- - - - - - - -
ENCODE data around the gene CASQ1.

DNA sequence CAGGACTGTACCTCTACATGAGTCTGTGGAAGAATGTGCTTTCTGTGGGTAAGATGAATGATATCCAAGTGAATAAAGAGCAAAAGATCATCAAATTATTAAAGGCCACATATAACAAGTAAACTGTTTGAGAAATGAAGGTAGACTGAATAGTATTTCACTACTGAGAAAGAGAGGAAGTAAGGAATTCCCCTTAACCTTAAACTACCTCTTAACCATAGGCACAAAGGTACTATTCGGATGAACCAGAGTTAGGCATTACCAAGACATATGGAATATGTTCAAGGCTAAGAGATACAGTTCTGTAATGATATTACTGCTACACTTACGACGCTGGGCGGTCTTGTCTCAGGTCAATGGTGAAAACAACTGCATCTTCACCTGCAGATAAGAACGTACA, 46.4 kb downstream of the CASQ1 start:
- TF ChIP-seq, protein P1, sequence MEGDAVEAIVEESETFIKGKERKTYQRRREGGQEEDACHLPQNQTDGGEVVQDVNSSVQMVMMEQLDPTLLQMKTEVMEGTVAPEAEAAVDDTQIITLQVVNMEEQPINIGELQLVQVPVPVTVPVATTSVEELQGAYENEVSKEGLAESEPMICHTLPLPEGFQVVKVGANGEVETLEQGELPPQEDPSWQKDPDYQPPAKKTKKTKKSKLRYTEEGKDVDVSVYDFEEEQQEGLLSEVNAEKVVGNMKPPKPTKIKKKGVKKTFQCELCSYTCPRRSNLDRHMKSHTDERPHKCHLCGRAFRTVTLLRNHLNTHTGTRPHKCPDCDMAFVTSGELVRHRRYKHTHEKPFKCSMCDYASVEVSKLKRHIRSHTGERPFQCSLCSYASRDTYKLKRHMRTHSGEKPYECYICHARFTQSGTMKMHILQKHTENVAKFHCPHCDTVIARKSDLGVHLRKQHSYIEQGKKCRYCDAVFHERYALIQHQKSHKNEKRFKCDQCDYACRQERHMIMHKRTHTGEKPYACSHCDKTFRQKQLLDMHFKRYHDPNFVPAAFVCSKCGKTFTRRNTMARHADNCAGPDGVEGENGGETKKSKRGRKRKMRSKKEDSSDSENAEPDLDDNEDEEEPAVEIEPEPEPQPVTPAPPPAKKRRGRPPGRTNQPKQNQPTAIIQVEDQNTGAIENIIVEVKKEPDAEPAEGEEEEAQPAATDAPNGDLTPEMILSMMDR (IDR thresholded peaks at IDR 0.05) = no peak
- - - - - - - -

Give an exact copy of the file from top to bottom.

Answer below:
ENCODE data around the gene CASQ1.

DNA sequence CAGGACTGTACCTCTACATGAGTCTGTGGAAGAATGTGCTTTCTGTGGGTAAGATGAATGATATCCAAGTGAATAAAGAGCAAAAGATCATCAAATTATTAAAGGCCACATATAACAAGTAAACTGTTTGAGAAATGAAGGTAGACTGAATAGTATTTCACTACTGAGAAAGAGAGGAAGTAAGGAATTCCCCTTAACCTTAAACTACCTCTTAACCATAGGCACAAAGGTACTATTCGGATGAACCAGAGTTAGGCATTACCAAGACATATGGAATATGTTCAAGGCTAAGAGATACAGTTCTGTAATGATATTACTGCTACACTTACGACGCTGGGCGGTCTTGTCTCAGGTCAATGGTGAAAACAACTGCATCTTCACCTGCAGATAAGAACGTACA, 46.4 kb downstream of the CASQ1 start:
- TF ChIP-seq, protein P1, sequence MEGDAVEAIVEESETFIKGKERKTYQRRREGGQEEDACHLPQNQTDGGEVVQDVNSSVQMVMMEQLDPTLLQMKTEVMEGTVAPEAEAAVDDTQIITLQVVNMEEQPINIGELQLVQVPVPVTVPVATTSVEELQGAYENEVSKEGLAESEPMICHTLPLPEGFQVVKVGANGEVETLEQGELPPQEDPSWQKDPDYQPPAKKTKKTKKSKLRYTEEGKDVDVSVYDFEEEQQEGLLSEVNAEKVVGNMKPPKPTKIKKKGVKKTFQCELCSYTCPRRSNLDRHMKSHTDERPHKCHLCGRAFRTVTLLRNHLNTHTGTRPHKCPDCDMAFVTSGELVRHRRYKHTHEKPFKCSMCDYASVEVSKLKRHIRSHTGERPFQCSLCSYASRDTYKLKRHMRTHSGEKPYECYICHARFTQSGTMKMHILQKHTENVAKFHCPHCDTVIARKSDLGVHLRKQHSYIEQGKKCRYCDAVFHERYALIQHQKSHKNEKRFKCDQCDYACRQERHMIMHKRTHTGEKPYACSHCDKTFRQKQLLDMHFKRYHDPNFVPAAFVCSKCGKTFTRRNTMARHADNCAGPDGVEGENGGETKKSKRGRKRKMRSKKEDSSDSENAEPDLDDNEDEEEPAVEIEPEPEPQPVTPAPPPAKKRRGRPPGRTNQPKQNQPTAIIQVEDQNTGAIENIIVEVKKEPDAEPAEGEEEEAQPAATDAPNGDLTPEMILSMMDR (IDR thresholded peaks at IDR 0.05) = no peak